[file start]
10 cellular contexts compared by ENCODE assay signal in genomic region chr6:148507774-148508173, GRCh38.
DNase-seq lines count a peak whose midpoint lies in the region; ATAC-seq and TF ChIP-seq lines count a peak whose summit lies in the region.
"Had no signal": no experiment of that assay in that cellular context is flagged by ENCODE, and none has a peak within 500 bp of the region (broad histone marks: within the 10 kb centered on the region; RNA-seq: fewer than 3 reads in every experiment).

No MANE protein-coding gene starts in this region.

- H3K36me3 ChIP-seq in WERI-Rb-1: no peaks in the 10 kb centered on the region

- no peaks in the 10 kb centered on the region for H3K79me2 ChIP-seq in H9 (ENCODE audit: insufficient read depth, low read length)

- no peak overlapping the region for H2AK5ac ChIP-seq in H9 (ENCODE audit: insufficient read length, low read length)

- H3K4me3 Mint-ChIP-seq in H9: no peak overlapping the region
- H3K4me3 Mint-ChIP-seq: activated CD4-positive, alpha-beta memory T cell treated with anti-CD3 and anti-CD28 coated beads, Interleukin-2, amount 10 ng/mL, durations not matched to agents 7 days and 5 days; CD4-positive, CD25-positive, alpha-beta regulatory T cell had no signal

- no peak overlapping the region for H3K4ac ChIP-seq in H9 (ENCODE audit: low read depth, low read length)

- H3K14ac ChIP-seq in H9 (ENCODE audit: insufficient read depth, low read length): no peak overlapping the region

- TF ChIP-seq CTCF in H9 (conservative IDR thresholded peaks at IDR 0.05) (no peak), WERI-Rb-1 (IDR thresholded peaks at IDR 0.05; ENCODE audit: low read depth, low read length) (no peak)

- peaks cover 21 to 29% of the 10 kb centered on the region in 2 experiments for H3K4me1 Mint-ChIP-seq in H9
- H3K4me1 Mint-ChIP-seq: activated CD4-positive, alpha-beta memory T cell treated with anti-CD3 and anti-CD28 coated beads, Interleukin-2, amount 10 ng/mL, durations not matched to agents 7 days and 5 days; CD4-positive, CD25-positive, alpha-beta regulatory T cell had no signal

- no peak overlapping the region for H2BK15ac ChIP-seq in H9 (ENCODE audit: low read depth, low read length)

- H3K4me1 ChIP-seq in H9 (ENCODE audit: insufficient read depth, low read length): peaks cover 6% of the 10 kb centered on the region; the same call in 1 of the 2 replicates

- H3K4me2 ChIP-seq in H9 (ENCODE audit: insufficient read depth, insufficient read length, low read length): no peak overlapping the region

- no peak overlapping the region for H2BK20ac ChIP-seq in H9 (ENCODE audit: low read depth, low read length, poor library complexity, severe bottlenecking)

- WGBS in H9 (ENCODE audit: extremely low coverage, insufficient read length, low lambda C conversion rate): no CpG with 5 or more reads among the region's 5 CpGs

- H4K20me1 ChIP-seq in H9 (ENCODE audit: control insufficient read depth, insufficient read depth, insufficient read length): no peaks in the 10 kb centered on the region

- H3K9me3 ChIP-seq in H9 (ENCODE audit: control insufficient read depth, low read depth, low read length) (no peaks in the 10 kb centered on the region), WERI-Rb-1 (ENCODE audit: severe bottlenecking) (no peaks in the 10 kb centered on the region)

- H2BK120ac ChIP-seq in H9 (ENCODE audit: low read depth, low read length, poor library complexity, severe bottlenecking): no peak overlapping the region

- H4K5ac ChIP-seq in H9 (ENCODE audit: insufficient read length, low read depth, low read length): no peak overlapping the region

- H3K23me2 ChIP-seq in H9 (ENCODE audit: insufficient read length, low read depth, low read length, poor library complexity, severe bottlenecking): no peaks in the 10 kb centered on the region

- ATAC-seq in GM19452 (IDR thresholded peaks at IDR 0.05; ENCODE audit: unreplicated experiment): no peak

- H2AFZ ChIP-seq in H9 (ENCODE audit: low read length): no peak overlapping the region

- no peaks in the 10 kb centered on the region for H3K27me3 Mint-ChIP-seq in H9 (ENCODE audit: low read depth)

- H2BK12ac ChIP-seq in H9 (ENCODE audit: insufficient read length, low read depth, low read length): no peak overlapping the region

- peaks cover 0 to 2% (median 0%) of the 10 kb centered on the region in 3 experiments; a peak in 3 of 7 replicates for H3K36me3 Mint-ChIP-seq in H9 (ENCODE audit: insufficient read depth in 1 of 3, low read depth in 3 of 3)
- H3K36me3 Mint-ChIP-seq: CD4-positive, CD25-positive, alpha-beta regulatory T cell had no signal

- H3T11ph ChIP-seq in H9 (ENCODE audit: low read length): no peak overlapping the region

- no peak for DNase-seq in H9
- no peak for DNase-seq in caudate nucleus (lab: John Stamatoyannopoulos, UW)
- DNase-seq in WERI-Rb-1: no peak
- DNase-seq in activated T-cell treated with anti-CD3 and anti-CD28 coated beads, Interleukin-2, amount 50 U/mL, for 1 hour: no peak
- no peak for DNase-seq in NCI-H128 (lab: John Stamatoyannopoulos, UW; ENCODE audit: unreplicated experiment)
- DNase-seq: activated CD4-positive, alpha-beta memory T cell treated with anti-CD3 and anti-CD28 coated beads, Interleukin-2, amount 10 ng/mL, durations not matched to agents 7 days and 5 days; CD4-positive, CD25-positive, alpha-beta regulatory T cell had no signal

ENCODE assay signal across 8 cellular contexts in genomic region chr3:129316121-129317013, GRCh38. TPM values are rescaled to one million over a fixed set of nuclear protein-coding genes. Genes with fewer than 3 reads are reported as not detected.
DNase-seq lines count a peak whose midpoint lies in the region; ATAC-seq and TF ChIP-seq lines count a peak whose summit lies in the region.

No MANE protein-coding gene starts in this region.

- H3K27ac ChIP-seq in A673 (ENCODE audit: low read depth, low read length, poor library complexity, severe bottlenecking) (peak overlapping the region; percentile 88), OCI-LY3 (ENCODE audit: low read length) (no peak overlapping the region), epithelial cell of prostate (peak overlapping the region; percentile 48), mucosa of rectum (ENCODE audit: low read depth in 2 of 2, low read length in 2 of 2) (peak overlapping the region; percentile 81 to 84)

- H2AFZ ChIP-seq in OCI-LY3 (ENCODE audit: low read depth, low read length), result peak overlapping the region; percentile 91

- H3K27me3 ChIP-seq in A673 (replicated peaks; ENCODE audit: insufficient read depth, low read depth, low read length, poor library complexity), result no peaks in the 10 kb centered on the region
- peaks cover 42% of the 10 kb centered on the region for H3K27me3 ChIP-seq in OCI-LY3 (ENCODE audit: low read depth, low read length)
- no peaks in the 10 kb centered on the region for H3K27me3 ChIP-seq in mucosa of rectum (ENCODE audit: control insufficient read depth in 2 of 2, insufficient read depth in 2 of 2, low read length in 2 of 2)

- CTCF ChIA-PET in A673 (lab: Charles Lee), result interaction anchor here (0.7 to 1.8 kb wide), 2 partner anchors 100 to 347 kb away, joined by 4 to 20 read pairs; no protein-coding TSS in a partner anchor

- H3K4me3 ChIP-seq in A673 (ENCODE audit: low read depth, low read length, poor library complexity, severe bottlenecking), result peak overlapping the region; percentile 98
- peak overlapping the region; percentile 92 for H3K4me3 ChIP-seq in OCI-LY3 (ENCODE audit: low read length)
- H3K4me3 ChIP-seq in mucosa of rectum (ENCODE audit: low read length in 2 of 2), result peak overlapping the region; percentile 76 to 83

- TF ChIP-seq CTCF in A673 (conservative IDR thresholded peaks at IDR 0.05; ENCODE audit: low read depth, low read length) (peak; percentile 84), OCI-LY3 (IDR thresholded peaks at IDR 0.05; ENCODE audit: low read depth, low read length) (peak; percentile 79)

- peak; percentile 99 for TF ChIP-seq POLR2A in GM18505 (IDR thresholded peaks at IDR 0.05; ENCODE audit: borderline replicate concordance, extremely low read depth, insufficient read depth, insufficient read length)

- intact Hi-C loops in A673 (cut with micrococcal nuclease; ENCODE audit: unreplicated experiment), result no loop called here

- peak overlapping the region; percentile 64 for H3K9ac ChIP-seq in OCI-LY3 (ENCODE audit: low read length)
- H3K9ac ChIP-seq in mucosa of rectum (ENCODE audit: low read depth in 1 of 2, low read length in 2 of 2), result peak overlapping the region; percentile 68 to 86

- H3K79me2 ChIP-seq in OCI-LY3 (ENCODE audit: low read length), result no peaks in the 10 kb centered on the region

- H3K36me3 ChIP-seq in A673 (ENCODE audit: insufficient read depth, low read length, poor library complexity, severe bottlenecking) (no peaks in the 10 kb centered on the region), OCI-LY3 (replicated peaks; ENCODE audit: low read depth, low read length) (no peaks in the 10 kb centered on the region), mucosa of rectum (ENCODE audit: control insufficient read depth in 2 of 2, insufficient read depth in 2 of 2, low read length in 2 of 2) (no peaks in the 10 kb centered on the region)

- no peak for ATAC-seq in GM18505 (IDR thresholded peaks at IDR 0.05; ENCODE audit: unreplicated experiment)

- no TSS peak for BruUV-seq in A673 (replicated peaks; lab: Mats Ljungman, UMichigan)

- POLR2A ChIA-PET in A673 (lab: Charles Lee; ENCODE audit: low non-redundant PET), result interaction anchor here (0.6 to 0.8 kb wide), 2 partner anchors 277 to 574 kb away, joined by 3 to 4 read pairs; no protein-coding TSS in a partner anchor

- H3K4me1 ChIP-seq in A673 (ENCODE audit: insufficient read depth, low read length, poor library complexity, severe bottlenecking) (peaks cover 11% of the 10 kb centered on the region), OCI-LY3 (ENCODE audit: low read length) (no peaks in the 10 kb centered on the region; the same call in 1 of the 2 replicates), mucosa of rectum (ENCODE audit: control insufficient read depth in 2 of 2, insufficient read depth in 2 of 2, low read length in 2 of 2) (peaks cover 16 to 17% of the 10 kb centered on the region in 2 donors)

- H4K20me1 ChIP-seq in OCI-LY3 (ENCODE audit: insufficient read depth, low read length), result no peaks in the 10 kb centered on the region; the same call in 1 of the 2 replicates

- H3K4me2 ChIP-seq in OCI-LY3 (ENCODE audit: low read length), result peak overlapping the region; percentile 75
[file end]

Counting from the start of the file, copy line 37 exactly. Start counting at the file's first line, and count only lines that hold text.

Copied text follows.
- DNase-seq: activated CD4-positive, alpha-beta memory T cell treated with anti-CD3 and anti-CD28 coated beads, Interleukin-2, amount 10 ng/mL, durations not matched to agents 7 days and 5 days; CD4-positive, CD25-positive, alpha-beta regulatory T cell had no signal